Blindfold Checks

I don’t know who invented this training ‘tool’ but to me it’s a perfect example of good intentions leading to a bad outcome – asking a trainee pilot under blindfold (or with eyes closed) to reach for the correct switches and circuit breakers. The desired training outcome was improving cockpit familiarity to such high levels that hands and eyes reach out for the correct controls through muscle memory.

A cardinal principle of flying is that you NEVER reach out or operate any switches in an aircraft out of muscle memory unless it is designed with the HOTAS or HOCAS concept (Hands on Throttle/Collective & Stick). It is the perfect recipe for unmitigated disaster. Far too many accidents have been caused by what Steve Wilson from the NTSB once described as “doing too much too soon followed very quickly by too little too late”. Please draw your own lessons how soon you want to throw out this practice if any vestige of it still exists in your front line or training squadrons.

Intimate knowledge of the cockpit layout is a must: nobody contests that. But I wouldn’t encourage the ‘fastest finger’ habit unless you are a flying mercenary.

‘Hurry Up & Wait’ Captains

Then there are the pilots who follow checklists but don’t want to carry them out in letter and spirit as they are always under some imaginary ‘hurry up and wait’ spell. If it is ‘read-do-verify’, it must follow that sequence. There isn’t any other way. Neither should you be putting on your maevest or replacing your ENC headphone batteries while responding to a ‘challenge-and-respond’ checklist. Ask for that checklist only after you have gone through all the approved ‘memory items’ (seat belts and flight controls, for instance). Multitasking while doing your checks can lead to undesirable bloopers. If necessary, ‘hold checklist at X’, deal with the interruption and then ask to ‘resume checklist from X’. If need be, go all the way to the top of the list.

Take the first start of the day, for instance. It just takes that extra minute to reflect on the steam gauges, MFD ‘Powerplant’ or EICAS page to see everything is within the normal range and holding that way. Yet we have all seen pilots who pick up the collective lever, call out ‘checked’ or ‘complete’ and merrily lift off as if the checklist was meant for the CVR or safety department. As an analogy, it’s like a surgeon storming into an operating theater and wielding his scalpel without having checked the patient’s vitals. Would you like to be on that operating table? Then why should anybody feel safe in the hands of a ‘hurry up and wait’ Captain?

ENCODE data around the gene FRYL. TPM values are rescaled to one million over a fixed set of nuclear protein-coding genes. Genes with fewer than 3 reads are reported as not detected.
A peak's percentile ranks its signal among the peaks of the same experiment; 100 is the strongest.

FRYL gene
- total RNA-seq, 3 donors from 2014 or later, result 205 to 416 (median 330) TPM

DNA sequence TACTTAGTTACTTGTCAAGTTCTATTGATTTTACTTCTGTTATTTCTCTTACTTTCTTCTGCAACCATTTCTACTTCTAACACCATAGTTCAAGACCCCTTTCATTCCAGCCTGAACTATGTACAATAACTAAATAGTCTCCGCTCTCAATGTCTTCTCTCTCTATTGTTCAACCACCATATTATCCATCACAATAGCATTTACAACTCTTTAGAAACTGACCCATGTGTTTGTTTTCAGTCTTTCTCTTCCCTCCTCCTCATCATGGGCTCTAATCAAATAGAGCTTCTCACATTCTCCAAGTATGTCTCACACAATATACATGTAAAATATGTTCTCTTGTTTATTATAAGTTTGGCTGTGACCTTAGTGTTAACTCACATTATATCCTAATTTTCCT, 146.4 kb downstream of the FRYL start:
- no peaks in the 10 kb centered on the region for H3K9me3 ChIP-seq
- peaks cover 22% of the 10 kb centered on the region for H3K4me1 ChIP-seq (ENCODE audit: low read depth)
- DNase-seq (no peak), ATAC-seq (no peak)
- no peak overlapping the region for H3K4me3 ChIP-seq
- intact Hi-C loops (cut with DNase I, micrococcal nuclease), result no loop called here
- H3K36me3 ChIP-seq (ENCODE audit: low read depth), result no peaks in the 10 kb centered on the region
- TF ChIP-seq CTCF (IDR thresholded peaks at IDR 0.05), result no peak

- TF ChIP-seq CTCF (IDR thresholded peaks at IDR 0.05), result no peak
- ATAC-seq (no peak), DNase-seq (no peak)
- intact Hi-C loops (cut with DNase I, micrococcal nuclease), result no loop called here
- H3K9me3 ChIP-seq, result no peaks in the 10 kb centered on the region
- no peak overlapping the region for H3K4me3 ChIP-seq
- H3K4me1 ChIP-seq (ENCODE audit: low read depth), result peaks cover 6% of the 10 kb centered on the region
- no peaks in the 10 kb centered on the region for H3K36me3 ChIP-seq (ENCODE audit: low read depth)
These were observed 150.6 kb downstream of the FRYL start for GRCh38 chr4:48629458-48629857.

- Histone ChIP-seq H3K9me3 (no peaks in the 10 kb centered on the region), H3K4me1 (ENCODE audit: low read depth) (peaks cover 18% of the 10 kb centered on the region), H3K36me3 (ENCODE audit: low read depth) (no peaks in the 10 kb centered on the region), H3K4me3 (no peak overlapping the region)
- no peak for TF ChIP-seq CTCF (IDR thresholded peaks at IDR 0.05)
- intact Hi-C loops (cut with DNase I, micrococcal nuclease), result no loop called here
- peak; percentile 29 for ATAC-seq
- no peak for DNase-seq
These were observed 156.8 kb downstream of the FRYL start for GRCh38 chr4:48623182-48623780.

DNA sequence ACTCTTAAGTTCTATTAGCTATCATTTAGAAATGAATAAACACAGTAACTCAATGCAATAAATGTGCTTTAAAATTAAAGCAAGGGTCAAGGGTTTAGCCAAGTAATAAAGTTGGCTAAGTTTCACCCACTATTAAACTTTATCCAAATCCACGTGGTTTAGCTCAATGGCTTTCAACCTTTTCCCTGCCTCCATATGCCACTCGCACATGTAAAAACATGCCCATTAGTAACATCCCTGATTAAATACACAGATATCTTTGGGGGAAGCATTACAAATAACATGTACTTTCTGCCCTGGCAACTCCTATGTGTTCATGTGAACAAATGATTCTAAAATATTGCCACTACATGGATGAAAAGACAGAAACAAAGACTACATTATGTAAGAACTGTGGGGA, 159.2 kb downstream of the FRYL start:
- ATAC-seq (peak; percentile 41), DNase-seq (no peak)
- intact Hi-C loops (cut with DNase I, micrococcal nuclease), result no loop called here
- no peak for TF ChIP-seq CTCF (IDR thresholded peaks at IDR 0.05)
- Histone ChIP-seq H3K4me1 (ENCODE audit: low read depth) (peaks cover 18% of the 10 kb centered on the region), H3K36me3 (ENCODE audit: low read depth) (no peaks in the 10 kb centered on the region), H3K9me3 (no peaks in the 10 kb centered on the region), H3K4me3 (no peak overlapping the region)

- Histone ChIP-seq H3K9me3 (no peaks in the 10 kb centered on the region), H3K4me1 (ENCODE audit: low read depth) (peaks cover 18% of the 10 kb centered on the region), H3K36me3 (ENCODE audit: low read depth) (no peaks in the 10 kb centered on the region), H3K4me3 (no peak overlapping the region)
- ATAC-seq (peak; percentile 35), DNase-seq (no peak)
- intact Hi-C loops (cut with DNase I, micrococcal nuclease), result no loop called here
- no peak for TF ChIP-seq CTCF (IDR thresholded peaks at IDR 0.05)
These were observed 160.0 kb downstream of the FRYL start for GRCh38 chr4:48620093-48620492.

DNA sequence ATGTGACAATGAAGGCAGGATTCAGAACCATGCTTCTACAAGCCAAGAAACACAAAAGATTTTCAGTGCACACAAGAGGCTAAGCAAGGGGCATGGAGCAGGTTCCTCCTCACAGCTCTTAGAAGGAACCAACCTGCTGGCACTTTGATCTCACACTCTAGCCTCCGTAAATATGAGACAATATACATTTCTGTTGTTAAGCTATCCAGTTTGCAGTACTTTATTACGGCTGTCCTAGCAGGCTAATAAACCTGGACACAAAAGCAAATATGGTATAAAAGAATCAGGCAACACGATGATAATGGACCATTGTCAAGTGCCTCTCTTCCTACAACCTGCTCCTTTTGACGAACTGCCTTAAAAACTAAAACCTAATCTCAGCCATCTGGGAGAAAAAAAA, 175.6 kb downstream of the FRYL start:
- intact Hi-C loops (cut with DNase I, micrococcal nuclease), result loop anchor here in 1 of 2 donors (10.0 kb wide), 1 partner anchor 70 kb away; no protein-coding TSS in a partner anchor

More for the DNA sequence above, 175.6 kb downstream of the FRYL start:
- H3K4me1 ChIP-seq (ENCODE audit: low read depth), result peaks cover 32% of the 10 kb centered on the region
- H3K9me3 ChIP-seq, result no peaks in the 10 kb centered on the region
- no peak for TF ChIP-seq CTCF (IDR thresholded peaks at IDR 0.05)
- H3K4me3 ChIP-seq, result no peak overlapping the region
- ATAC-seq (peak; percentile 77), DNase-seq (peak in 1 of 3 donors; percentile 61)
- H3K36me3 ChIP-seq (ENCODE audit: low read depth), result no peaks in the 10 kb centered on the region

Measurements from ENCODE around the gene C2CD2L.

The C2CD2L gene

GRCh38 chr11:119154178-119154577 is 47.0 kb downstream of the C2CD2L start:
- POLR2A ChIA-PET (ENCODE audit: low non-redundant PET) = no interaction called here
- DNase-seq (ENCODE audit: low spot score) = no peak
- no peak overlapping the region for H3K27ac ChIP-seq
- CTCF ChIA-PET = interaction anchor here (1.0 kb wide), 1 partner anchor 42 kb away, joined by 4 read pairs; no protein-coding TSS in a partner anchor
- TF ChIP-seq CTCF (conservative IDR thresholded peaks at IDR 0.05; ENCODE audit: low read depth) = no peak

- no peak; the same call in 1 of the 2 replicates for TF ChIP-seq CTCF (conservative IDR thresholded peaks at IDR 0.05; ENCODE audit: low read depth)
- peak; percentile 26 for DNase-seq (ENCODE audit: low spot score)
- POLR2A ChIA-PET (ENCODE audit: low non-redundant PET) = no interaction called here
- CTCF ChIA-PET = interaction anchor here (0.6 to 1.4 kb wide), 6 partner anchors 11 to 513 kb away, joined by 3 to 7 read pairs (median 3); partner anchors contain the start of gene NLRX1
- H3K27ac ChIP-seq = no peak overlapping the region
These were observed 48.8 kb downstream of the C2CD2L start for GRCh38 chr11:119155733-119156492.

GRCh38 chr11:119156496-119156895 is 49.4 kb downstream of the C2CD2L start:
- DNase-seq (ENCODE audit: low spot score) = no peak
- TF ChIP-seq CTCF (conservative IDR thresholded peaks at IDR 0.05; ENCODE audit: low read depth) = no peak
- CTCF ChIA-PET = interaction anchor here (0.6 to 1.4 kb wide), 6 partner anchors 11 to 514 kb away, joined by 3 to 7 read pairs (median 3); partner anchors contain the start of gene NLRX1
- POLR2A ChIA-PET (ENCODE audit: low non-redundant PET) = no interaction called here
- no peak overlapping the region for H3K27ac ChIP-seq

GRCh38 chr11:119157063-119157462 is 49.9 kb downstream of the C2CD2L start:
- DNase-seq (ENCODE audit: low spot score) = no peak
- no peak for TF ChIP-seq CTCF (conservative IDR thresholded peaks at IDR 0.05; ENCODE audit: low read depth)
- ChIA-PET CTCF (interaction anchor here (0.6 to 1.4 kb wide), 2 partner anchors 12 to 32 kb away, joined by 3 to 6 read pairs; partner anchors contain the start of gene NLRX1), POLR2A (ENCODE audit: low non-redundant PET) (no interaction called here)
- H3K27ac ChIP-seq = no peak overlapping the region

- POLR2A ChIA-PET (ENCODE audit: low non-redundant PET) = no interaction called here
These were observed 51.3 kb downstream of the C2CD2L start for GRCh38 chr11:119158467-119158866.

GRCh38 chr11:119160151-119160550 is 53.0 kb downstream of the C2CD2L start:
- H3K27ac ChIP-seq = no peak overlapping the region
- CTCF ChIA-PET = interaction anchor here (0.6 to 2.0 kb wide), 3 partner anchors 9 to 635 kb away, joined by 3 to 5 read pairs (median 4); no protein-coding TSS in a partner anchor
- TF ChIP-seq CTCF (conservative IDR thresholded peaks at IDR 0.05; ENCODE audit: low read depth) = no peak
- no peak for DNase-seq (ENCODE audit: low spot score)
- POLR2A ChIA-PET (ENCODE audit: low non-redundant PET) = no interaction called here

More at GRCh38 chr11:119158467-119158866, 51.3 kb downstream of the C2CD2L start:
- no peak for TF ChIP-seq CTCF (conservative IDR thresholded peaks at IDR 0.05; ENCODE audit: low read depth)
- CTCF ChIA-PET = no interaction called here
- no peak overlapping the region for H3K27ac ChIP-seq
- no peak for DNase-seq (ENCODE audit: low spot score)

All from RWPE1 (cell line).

The situation is far more serious than we think. FAA came out with a Safety Alert for Operators (SAFO 16016 of 15/11/2016) on stabilised hover checks before departure. The culprit in many preventable accidents was found to be missed checklist items. Many accidents happened because the crew missed some indication that wasn’t normal for the phase or showed a worrisome trend. If you miss it before leaving the tarmac or the edge of a deck, chances are it will catch up with you at a more inopportune moment. Please spend that extra minute. Or you can spend a lifetime thinking about it on the ground if you are the ‘we don’t need no education’ type. Of course, when the law catches up with you, your cheeks will blush a bright pink (Floyd, anyone?) 😛

Single-Pilot & High-Speed Aircraft

There are obvious difficulties in handling checklists on high-speed, high-performance aircraft if the only pilot’s hands are busy with stick and throttle. Fighter pilots I spoke to still defend their ‘memorize’ & ‘logical flow’ philosophy. Technology has given us cockpits that grow ‘dark’ as systems assume their normal regime, HUD and multi-function displays that ‘cue’ pilots through ‘prompts’ on MFDs. Their checklists are designed to suit that philosophy.

An IAF Su-30 takes to the air (picture courtesy Indian Air Force website)

An ace fighter pilot who has flown the twin-crew (pilot-WSO, tandem seater) Su-30MKI extensively made this point in a lighter vein: “If you wait for the WSO to say ok, checks after takeoff, undercarriage up…it would probably have fallen off by itself anyway!”. Fair point but it takes nothing away from the fact that such modern fighters have no elaborate checks beyond the capacity of a manoeuvring pilot. Some balance has to be struck between memory items and checklists. One hopes that on beasts like the Su-30MKI, adequate thought has been given to checklist bloopers. Russian helicopters i have flown never came with manufacturer’s checklists or QRH/FRC (Flight Reference Cards). We made them in-house, often without adequate scientific knowledge or HFACS of checklist design.

Military Flying is Special

While commercial flying has a different ethos and purpose, military flying involves being prepared for contingencies that can never be foreseen or covered completely with appropriate checklists. The Su-30MKI, for instance, has an auto-go around mode that precludes a wheels-up landing. But how can one disallow that in a military aircraft that may need to do a low overshoot for display or undertake a belly landing after battle damage? Hence an override for the same has been provided. But remember, not all sorties are a scramble, not every start is on the ORP. If necessary, some unlearning to avoid habit-interference may be in order should you decide to transition into airlines someday. And yes, the Sim instructors have that figured out already!

Remember, the checklist was born out of military aviation. We just need to stick with it.